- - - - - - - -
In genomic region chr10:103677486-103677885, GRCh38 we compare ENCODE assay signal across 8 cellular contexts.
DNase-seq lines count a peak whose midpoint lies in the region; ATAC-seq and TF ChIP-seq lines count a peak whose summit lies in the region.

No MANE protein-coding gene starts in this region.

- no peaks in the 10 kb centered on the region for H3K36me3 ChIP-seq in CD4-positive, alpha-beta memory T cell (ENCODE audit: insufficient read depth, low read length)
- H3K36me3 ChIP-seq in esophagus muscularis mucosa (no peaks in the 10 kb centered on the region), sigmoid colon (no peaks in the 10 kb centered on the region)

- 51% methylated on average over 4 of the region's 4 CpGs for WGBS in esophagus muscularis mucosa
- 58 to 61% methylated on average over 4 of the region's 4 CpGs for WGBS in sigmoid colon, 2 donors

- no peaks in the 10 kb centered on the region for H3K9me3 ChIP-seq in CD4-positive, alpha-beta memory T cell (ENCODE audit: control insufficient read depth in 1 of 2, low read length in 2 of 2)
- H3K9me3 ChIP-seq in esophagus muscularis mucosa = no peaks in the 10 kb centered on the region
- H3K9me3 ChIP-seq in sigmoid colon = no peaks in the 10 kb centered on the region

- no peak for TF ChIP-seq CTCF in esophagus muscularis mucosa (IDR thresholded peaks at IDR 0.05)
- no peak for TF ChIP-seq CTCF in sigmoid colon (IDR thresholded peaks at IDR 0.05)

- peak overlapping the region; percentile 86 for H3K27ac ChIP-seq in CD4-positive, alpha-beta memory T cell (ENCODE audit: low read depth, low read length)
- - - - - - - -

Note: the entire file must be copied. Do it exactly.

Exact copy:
In genomic region chr10:103677486-103677885, GRCh38 we compare ENCODE assay signal across 8 cellular contexts.
DNase-seq lines count a peak whose midpoint lies in the region; ATAC-seq and TF ChIP-seq lines count a peak whose summit lies in the region.

No MANE protein-coding gene starts in this region.

- no peaks in the 10 kb centered on the region for H3K36me3 ChIP-seq in CD4-positive, alpha-beta memory T cell (ENCODE audit: insufficient read depth, low read length)
- H3K36me3 ChIP-seq in esophagus muscularis mucosa (no peaks in the 10 kb centered on the region), sigmoid colon (no peaks in the 10 kb centered on the region)

- 51% methylated on average over 4 of the region's 4 CpGs for WGBS in esophagus muscularis mucosa
- 58 to 61% methylated on average over 4 of the region's 4 CpGs for WGBS in sigmoid colon, 2 donors

- no peaks in the 10 kb centered on the region for H3K9me3 ChIP-seq in CD4-positive, alpha-beta memory T cell (ENCODE audit: control insufficient read depth in 1 of 2, low read length in 2 of 2)
- H3K9me3 ChIP-seq in esophagus muscularis mucosa = no peaks in the 10 kb centered on the region
- H3K9me3 ChIP-seq in sigmoid colon = no peaks in the 10 kb centered on the region

- no peak for TF ChIP-seq CTCF in esophagus muscularis mucosa (IDR thresholded peaks at IDR 0.05)
- no peak for TF ChIP-seq CTCF in sigmoid colon (IDR thresholded peaks at IDR 0.05)

- peak overlapping the region; percentile 86 for H3K27ac ChIP-seq in CD4-positive, alpha-beta memory T cell (ENCODE audit: low read depth, low read length)